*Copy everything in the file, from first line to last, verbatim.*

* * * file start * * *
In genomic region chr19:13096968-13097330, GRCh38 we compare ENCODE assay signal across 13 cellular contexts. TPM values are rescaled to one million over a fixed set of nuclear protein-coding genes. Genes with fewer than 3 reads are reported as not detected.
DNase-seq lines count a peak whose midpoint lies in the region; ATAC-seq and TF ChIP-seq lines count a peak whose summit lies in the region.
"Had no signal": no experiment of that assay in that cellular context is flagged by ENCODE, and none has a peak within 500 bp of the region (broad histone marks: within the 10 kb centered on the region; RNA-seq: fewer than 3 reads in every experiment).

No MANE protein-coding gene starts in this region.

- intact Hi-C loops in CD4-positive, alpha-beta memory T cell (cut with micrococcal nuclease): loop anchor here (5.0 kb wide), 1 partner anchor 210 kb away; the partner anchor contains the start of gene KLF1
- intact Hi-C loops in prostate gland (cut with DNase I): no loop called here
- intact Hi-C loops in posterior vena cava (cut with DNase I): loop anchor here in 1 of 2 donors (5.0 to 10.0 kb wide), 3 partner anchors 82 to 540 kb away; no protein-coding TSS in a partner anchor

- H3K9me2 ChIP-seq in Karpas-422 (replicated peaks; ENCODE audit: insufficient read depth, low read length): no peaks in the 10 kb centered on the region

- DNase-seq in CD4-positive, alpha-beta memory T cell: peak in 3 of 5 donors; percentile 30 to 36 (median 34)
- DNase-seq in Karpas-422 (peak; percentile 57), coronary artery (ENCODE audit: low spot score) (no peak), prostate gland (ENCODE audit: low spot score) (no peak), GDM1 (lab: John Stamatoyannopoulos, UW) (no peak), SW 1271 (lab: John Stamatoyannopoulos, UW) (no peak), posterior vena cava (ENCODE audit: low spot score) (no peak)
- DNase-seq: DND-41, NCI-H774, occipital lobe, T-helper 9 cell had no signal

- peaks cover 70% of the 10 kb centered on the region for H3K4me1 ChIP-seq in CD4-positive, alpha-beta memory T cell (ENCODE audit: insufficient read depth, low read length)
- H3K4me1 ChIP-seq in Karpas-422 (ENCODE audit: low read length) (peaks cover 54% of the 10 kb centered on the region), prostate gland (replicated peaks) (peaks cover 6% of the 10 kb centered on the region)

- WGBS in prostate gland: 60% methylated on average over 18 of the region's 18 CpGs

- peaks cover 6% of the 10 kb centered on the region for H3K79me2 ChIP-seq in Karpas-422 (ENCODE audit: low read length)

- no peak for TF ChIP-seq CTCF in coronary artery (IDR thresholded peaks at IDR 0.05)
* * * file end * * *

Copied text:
In genomic region chr19:13096968-13097330, GRCh38 we compare ENCODE assay signal across 13 cellular contexts. TPM values are rescaled to one million over a fixed set of nuclear protein-coding genes. Genes with fewer than 3 reads are reported as not detected.
DNase-seq lines count a peak whose midpoint lies in the region; ATAC-seq and TF ChIP-seq lines count a peak whose summit lies in the region.
"Had no signal": no experiment of that assay in that cellular context is flagged by ENCODE, and none has a peak within 500 bp of the region (broad histone marks: within the 10 kb centered on the region; RNA-seq: fewer than 3 reads in every experiment).

No MANE protein-coding gene starts in this region.

- intact Hi-C loops in CD4-positive, alpha-beta memory T cell (cut with micrococcal nuclease): loop anchor here (5.0 kb wide), 1 partner anchor 210 kb away; the partner anchor contains the start of gene KLF1
- intact Hi-C loops in prostate gland (cut with DNase I): no loop called here
- intact Hi-C loops in posterior vena cava (cut with DNase I): loop anchor here in 1 of 2 donors (5.0 to 10.0 kb wide), 3 partner anchors 82 to 540 kb away; no protein-coding TSS in a partner anchor

- H3K9me2 ChIP-seq in Karpas-422 (replicated peaks; ENCODE audit: insufficient read depth, low read length): no peaks in the 10 kb centered on the region

- DNase-seq in CD4-positive, alpha-beta memory T cell: peak in 3 of 5 donors; percentile 30 to 36 (median 34)
- DNase-seq in Karpas-422 (peak; percentile 57), coronary artery (ENCODE audit: low spot score) (no peak), prostate gland (ENCODE audit: low spot score) (no peak), GDM1 (lab: John Stamatoyannopoulos, UW) (no peak), SW 1271 (lab: John Stamatoyannopoulos, UW) (no peak), posterior vena cava (ENCODE audit: low spot score) (no peak)
- DNase-seq: DND-41, NCI-H774, occipital lobe, T-helper 9 cell had no signal

- peaks cover 70% of the 10 kb centered on the region for H3K4me1 ChIP-seq in CD4-positive, alpha-beta memory T cell (ENCODE audit: insufficient read depth, low read length)
- H3K4me1 ChIP-seq in Karpas-422 (ENCODE audit: low read length) (peaks cover 54% of the 10 kb centered on the region), prostate gland (replicated peaks) (peaks cover 6% of the 10 kb centered on the region)

- WGBS in prostate gland: 60% methylated on average over 18 of the region's 18 CpGs

- peaks cover 6% of the 10 kb centered on the region for H3K79me2 ChIP-seq in Karpas-422 (ENCODE audit: low read length)

- no peak for TF ChIP-seq CTCF in coronary artery (IDR thresholded peaks at IDR 0.05)